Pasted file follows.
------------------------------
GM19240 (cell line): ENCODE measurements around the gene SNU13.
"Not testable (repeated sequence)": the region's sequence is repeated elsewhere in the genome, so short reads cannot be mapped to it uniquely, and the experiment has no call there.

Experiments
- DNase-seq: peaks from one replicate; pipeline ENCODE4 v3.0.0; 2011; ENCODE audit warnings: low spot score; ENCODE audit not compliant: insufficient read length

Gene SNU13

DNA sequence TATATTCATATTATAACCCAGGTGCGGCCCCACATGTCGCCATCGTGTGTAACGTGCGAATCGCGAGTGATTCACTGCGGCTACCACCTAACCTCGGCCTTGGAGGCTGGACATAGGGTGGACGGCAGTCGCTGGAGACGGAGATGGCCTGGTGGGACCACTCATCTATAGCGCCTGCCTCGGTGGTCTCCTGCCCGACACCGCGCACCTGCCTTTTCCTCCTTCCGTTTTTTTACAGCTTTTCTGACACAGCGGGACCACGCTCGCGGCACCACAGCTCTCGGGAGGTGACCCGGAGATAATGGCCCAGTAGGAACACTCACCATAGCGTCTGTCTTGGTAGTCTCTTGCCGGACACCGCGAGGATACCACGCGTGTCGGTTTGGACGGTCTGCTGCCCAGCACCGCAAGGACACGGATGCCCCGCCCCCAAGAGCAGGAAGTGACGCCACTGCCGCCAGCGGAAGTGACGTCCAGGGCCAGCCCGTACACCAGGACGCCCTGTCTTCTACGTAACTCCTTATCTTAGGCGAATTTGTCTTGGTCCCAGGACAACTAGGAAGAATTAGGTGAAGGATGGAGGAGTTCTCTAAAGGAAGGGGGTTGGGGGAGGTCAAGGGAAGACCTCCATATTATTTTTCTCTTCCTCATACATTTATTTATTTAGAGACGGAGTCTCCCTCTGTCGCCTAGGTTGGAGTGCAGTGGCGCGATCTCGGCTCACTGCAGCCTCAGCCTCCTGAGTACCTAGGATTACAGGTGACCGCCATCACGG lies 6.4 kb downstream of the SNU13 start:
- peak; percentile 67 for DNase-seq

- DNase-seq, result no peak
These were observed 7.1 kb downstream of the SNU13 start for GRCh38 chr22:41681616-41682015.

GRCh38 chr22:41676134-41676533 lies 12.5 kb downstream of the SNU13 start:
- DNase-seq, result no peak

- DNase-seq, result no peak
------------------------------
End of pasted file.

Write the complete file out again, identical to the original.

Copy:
GM19240 (cell line): ENCODE measurements around the gene SNU13.
"Not testable (repeated sequence)": the region's sequence is repeated elsewhere in the genome, so short reads cannot be mapped to it uniquely, and the experiment has no call there.

Experiments
- DNase-seq: peaks from one replicate; pipeline ENCODE4 v3.0.0; 2011; ENCODE audit warnings: low spot score; ENCODE audit not compliant: insufficient read length

Gene SNU13

DNA sequence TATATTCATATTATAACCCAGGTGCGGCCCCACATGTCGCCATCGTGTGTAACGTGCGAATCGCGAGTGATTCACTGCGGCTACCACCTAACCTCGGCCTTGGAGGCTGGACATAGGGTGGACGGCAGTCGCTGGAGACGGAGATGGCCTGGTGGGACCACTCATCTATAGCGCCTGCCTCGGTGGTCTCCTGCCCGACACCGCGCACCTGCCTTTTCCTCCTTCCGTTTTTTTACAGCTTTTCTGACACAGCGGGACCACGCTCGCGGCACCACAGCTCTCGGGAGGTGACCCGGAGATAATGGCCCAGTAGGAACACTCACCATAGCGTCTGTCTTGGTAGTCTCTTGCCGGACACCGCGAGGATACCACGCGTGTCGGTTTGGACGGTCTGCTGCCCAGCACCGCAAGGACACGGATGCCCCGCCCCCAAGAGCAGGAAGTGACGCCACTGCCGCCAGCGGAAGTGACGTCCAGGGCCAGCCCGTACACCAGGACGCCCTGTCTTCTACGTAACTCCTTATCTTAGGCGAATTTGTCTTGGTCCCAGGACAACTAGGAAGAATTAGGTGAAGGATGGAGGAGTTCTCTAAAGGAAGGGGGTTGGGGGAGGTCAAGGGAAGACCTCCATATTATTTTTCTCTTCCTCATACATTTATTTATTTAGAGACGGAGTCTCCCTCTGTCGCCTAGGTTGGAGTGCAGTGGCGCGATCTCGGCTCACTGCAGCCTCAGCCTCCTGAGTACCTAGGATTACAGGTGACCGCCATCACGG lies 6.4 kb downstream of the SNU13 start:
- peak; percentile 67 for DNase-seq

- DNase-seq, result no peak
These were observed 7.1 kb downstream of the SNU13 start for GRCh38 chr22:41681616-41682015.

GRCh38 chr22:41676134-41676533 lies 12.5 kb downstream of the SNU13 start:
- DNase-seq, result no peak

- DNase-seq, result no peak